The much-awaited Iowa caucuses are coming up on Monday and presidential candidates across the board are on high alert. The Iowa caucuses are the first time in the election cycle that actual voters will have their say, and it’s important for candidates to make a good showing. A strong performance in the caucus can help translate into a showing of strength in the general election, so candidates have a serious interest in getting voters to the polls. That may be why some local voters claim to have received this notice in the mail:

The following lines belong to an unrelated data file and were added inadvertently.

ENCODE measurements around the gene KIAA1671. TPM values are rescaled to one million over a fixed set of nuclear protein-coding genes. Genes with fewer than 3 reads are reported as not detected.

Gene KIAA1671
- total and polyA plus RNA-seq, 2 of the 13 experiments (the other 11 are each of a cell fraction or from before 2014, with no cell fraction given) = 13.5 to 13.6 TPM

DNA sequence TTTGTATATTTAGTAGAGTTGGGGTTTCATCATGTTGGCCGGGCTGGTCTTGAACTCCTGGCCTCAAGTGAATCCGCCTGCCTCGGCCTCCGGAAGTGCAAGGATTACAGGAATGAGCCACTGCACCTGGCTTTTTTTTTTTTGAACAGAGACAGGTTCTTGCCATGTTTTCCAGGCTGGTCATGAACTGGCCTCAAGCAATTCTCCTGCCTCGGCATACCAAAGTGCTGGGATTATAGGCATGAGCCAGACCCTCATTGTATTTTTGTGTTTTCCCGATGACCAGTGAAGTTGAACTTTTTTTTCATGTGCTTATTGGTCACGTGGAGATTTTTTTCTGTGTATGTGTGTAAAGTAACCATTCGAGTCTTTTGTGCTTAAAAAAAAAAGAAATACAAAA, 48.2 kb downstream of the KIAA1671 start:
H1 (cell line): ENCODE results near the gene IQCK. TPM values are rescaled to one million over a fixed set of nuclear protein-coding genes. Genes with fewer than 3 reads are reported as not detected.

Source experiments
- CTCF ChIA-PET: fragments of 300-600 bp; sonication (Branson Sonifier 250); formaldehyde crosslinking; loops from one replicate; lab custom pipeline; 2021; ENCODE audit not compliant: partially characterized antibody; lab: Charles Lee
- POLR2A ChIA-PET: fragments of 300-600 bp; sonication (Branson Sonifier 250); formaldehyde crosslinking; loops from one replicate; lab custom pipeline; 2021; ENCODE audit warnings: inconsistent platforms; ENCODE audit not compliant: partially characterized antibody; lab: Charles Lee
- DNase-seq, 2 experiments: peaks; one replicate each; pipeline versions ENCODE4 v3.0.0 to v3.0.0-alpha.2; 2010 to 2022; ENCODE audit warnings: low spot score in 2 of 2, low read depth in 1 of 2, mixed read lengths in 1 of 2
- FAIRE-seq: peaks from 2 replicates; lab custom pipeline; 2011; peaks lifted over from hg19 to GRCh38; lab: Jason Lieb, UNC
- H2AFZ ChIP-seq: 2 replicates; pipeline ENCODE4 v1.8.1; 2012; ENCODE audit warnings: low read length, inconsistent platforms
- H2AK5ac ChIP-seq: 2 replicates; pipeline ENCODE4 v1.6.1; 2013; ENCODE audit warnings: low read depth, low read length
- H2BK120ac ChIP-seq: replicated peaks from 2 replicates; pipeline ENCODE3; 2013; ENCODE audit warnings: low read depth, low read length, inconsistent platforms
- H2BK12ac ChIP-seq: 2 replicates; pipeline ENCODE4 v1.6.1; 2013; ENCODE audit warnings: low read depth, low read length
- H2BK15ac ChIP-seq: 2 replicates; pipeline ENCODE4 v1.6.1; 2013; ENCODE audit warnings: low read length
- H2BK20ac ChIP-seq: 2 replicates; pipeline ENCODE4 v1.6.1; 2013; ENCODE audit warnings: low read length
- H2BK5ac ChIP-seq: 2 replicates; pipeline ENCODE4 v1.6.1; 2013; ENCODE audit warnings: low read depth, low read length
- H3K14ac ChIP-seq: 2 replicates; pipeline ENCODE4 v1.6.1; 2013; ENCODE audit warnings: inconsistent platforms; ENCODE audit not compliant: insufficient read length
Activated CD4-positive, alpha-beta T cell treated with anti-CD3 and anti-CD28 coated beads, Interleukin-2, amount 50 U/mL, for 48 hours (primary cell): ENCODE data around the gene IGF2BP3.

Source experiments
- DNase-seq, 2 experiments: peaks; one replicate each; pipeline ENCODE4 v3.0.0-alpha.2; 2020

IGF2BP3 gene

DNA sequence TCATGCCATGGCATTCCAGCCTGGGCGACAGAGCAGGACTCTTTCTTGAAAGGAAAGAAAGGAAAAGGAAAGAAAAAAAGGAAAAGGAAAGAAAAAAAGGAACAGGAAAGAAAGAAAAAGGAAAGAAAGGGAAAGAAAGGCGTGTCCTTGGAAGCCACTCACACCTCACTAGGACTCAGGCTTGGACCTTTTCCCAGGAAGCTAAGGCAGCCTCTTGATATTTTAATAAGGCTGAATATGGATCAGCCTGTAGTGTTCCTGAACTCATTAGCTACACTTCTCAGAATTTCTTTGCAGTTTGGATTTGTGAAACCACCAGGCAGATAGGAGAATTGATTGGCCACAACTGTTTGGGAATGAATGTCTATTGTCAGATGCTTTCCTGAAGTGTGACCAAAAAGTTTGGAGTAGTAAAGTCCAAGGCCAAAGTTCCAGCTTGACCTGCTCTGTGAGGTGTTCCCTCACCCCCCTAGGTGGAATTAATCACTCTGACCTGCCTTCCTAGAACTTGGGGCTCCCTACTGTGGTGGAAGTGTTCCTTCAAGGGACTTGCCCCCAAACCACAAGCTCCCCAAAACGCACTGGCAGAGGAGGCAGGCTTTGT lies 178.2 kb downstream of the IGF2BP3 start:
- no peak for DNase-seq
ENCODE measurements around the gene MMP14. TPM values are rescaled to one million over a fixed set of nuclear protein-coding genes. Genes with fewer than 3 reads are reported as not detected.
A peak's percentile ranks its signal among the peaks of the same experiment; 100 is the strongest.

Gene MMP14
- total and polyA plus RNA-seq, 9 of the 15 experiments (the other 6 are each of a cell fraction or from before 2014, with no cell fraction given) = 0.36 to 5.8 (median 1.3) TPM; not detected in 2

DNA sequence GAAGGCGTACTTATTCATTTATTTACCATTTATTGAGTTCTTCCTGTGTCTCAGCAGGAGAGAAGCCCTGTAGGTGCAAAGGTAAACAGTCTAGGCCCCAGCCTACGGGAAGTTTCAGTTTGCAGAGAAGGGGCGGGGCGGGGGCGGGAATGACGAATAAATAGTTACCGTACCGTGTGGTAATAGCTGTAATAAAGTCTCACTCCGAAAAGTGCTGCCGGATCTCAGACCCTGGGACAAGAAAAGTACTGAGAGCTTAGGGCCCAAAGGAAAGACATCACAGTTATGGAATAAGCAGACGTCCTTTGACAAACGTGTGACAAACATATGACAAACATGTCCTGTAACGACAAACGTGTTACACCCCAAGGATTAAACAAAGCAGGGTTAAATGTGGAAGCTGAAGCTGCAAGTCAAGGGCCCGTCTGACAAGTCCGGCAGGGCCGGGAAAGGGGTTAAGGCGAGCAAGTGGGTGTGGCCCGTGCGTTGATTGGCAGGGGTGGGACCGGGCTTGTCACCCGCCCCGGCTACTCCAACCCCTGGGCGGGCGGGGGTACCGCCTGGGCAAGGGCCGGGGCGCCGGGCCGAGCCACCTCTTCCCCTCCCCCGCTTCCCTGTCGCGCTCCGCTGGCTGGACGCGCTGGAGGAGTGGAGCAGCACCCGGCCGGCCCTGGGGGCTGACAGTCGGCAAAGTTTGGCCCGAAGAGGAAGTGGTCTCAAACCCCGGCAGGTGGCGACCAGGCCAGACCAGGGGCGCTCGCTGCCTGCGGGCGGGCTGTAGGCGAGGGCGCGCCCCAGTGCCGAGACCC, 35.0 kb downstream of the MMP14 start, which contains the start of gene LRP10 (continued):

Twitter user Michael Tracey posted this notice, allegedly sent out to Iowa voters by the Ted Cruz campaign. The notice, which reads “VOTING VIOLATION” at the top, is addressed to an Iowa resident because of “low expected voter turnout” in her area. The notice rates her history of voting turnout (and that of her neighbors) as an “F” — and warns that she should “caucus on Monday to improve [her] score” and encourage her neighbors to do the same. It also has a nice little disclaimer at the bottom that voter turnout history is a matter of public record, in case anyone wanted to get angry about their voting history being broadcast to neighbors. Whether or not you’ve voted is a matter of public record, but who you vote for is nobody’s business but your own. The notice sent out is raising eyebrows by making voter histories an object of public shame (“Tina hasn’t been out to vote for 10 years? What business does she have telling me about gun control, then?”) and by attempting to scare voters with a “violation” notice. While most adult American citizens do have the right to vote, that right is not an obligation. Despite the frightening language, there are no penalties if you choose not to cast a vote. Notices of this sort are a time-honored, if questionable, tradition. According to The Hill, in 2012, a conservative group called Americans for Limited Government sent a similar notice to voters in several states. And in 2014, a USA Today affiliate reported on a different group sending out flyers with voting records to Florida residents. In both instances, voters were unhappy with the dissemination of their information.